It is easy to forget that the United States tried to find a peaceful end to the Eritrean war of liberation.
Peace talks in September 1989 led by President Carter might have done it, but in the end were unsuccessful.
It was not until 1991, and the London talks brokered by Herman Cohen that an end to the fighting was finally achieved.
The deal – described by Ethiopians as ‘Cohen’s coup‘ led to a peace and independence for Eritrea.
This article from the New York Times is worth reading to recall the earlier Carter peace talks.
Carter to Bring Together Ethiopian Foes
Special to The New York Times
Published: August 18, 1989
ATLANTA, Aug. 17— The Ethiopian Government and rebels fighting against it for nearly three decades have agreed to meet here with former President Jimmy Carter for peace talks next month, Mr. Carter said today.
Mr. Carter said representatives of the Ethiopian Parliament and the rebel group, the Eritrean People’s Liberation Front, had agreed to send high-ranking, four-member teams to Atlanta for negotiations starting Sept. 7.
More than 500,000 people are believed to have died in Ethiopia since 1974 as a result of war and famine. The talks, to be held in Atlanta at the Carter Presidential Center, would be the first attempt to negotiate an end to the Ethiopian war since a series of abortive talks ended in 1985. ‘Concern for Human Rights’
The agreement on talks is to be announced on Friday in Addis Ababa by the Ethiopian Government, said Dayle E. Powell of the Carter Center. Hagos Ghebrehiwet, a member of the Eritrean Central Committee and representative of the E.P.L.F. to the United States and Canada, confirmed the agreement for talks today in a telephone interview from Washington.
”From our meetings with President Carter – and there were a series of meetings in Atlanta and in Khartoum – we were convinced of his concern for peace and human rights,” Mr. Ghebrehiwet said. ”That is why we decided to continue with his initiative.”
The Eritreans have been fighting for independence from Ethiopia since 1961. The Eritreans claim that their region, which existed as an independent nation prior to 19th-century colonization by Italy, was improperly federated with Ethiopia as a result of a 1950 United Nations resolution. Tigre Conflict Won’t Be Included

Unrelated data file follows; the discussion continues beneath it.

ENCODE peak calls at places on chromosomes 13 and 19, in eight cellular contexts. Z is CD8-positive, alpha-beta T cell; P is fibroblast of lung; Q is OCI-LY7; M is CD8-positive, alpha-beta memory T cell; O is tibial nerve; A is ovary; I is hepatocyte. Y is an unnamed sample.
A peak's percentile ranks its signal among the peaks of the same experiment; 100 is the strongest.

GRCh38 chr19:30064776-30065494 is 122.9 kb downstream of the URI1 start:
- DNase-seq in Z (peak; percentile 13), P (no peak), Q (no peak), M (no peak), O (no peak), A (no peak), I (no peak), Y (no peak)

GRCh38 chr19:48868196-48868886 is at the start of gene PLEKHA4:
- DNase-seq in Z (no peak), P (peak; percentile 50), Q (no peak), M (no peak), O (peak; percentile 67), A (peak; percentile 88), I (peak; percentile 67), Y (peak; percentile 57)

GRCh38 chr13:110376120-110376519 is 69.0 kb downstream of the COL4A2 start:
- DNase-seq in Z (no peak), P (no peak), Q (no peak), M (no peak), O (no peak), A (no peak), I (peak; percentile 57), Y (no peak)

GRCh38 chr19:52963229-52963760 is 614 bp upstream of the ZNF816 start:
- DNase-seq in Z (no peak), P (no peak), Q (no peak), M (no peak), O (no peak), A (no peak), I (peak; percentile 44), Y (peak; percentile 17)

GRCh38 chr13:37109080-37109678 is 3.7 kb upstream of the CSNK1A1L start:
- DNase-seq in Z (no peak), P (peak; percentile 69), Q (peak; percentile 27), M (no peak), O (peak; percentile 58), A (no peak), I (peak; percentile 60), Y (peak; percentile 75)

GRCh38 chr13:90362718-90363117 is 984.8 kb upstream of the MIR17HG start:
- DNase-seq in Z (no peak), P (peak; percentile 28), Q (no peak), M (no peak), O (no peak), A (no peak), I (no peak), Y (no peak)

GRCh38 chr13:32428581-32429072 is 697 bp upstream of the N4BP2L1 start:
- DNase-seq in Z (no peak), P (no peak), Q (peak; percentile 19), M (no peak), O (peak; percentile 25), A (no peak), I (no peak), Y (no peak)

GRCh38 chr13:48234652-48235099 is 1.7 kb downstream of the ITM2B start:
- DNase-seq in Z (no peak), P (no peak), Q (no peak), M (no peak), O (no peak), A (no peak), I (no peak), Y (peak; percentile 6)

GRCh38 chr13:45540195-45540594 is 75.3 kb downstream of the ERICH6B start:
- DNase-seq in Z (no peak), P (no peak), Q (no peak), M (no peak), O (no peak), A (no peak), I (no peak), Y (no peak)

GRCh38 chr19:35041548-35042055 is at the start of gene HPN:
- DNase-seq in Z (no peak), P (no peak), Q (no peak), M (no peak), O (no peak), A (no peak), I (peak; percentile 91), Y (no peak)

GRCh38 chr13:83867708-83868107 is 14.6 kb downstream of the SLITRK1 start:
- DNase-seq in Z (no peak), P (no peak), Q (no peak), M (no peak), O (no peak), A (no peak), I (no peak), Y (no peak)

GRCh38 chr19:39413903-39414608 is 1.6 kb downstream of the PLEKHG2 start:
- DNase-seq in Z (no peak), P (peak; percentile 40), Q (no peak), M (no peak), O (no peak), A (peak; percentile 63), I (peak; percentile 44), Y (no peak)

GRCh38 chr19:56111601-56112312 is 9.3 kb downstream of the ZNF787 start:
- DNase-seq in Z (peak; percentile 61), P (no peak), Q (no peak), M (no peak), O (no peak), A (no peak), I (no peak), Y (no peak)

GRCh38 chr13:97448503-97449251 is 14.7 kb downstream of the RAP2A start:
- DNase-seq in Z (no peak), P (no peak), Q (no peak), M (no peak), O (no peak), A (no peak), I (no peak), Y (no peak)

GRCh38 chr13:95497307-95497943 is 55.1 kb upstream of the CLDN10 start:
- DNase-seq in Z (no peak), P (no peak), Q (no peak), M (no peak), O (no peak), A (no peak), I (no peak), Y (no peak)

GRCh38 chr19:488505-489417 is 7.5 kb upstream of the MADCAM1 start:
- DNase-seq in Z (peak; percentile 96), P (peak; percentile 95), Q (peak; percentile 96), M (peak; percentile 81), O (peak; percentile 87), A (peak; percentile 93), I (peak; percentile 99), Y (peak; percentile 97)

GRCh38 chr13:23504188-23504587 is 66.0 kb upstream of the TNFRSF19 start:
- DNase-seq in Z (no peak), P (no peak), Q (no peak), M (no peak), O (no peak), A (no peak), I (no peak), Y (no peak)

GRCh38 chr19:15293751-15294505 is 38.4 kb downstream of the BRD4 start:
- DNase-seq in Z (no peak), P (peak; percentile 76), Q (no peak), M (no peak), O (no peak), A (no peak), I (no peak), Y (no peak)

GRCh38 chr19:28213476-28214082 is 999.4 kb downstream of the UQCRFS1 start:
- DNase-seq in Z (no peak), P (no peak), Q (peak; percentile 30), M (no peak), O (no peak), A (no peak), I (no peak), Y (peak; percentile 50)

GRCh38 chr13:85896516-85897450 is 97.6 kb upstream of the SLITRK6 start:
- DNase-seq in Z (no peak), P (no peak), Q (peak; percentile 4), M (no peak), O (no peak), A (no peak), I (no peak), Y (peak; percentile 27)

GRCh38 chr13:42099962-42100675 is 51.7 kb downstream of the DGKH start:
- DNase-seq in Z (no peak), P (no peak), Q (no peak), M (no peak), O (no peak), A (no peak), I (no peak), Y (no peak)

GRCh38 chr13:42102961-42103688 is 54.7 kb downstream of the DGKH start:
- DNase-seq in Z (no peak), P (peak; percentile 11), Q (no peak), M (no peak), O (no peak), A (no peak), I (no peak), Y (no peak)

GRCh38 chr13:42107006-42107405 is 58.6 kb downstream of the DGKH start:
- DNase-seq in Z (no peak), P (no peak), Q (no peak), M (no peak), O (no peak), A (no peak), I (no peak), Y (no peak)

In addition to fighting Eritreans, Ethiopia also has been at war for 14 years with the insurgents in Tigre, another province near Eritrea. Mr. Carter said the conflict in Tigre would not be a subject for the Atlanta talks but could be addressed in later, separate negotiations.
Mr. Carter said he would be a mediator or observer at the talks. The choice of Atlanta as a site for the talks was made by the two sides in the war. ”I would have been glad to go to Geneva or London or Cairo,” Mr. Carter said in a telephone interview. ”Atlanta was one of the common places that both sides agreed to as a neutral site. It was not any insistence on my part.”
The United Nations has ruled that the Ethiopian conflict is a civil war. As such, the world organization has said it is forbidden by its charter from trying to intervene.
”There are so many of these conflicts which are outside the purview of the Organization of African Unity or the United Nations and where official negotiations by the United States would be contrary to our policy,” Mr. Carter said. ”If the United States has established diplomatic relations with a government, it cannot have formal contact with revolutionary movements in those countries.” Previous Talks Failed
In 1978, a series of peace talks between Ethiopia and the E.P.L.F. was held in East Germany without success. Between 1982 and 1985, a series of meetings was held in various European capitals, also without result.
Mr. Carter said that the failed East Germany talks began with preconditions and that no third-party observers attended, both facts having diminished their chances for success. He said the fact that the Atlanta talks have been announced publicly will force both sides ”to put forth their most attractive and reasonable proposals and demonstrate a degree of good faith to prevent failure.”
Mr. Carter arranged the talks in a series of three trips to Africa between April and July during which he spoke with President Mengistu Haile Mariam of Ethiopia and the General Secretary of the Eritrean rebels, Isaias Afwerki, Ms. Powell said. She added that they agreed to the talks in principle during his most recent trip.
The Carter Center was established as a public policy and international study agency in 1982. Mr. Carter has said he hoped to use the center as a springboard for resolution of worldwide conflicts.